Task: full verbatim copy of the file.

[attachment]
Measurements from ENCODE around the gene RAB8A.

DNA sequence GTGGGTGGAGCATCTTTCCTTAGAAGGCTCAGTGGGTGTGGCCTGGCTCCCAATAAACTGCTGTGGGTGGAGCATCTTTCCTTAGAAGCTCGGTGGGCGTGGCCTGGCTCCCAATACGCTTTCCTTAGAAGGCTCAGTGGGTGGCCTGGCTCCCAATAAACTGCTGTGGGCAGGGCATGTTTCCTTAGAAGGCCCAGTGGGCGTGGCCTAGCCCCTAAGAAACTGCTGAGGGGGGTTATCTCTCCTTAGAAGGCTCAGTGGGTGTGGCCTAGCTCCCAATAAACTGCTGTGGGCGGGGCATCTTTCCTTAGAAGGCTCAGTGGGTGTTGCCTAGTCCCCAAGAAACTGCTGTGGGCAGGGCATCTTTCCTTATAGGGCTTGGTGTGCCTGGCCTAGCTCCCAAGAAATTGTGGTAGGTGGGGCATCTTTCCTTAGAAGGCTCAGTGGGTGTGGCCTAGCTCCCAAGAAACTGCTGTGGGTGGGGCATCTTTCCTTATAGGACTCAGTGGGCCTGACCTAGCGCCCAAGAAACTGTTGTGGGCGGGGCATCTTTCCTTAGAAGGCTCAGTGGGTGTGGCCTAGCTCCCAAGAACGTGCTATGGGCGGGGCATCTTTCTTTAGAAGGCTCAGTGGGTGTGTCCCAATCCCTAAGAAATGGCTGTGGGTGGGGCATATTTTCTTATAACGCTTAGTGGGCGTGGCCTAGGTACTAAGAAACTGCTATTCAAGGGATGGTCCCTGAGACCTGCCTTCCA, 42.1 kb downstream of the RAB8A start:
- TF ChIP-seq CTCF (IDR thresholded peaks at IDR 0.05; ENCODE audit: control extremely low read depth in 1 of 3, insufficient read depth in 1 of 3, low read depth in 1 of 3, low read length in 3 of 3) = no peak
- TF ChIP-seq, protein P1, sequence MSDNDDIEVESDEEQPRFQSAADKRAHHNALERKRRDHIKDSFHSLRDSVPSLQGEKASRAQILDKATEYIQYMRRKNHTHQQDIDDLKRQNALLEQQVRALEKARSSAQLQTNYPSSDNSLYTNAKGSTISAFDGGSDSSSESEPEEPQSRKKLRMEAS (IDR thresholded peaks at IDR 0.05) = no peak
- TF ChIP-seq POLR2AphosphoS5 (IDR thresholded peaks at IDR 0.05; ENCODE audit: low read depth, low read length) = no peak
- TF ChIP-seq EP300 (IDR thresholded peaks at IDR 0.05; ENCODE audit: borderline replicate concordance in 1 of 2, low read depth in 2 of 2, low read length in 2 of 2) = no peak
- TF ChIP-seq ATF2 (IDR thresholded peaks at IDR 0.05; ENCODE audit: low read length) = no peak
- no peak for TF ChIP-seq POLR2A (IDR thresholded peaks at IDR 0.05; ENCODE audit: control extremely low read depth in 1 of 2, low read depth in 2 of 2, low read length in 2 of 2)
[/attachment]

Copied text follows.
Measurements from ENCODE around the gene RAB8A.

DNA sequence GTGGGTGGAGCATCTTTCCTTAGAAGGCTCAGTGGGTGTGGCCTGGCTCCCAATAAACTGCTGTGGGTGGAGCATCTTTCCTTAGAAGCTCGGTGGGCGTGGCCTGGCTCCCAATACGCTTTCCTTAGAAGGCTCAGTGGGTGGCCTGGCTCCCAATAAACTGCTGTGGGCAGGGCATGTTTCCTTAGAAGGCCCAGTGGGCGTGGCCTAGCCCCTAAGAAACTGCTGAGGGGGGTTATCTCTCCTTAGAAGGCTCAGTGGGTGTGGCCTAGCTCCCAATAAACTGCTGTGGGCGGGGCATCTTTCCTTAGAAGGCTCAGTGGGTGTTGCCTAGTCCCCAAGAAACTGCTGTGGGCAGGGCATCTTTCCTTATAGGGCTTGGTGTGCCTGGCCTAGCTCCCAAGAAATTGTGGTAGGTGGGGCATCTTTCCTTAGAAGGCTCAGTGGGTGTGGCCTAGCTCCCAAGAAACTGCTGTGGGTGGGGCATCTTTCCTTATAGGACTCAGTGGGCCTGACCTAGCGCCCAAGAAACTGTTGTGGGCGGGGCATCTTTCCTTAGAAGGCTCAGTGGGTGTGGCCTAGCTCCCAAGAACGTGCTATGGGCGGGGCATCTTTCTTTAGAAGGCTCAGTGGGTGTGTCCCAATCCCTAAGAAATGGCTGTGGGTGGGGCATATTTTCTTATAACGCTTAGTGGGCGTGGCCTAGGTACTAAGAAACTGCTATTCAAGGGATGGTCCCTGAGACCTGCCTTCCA, 42.1 kb downstream of the RAB8A start:
- TF ChIP-seq CTCF (IDR thresholded peaks at IDR 0.05; ENCODE audit: control extremely low read depth in 1 of 3, insufficient read depth in 1 of 3, low read depth in 1 of 3, low read length in 3 of 3) = no peak
- TF ChIP-seq, protein P1, sequence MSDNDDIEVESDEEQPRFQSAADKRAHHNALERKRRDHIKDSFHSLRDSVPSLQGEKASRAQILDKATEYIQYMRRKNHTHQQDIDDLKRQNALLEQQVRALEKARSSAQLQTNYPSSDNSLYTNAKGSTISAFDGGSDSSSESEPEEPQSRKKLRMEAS (IDR thresholded peaks at IDR 0.05) = no peak
- TF ChIP-seq POLR2AphosphoS5 (IDR thresholded peaks at IDR 0.05; ENCODE audit: low read depth, low read length) = no peak
- TF ChIP-seq EP300 (IDR thresholded peaks at IDR 0.05; ENCODE audit: borderline replicate concordance in 1 of 2, low read depth in 2 of 2, low read length in 2 of 2) = no peak
- TF ChIP-seq ATF2 (IDR thresholded peaks at IDR 0.05; ENCODE audit: low read length) = no peak
- no peak for TF ChIP-seq POLR2A (IDR thresholded peaks at IDR 0.05; ENCODE audit: control extremely low read depth in 1 of 2, low read depth in 2 of 2, low read length in 2 of 2)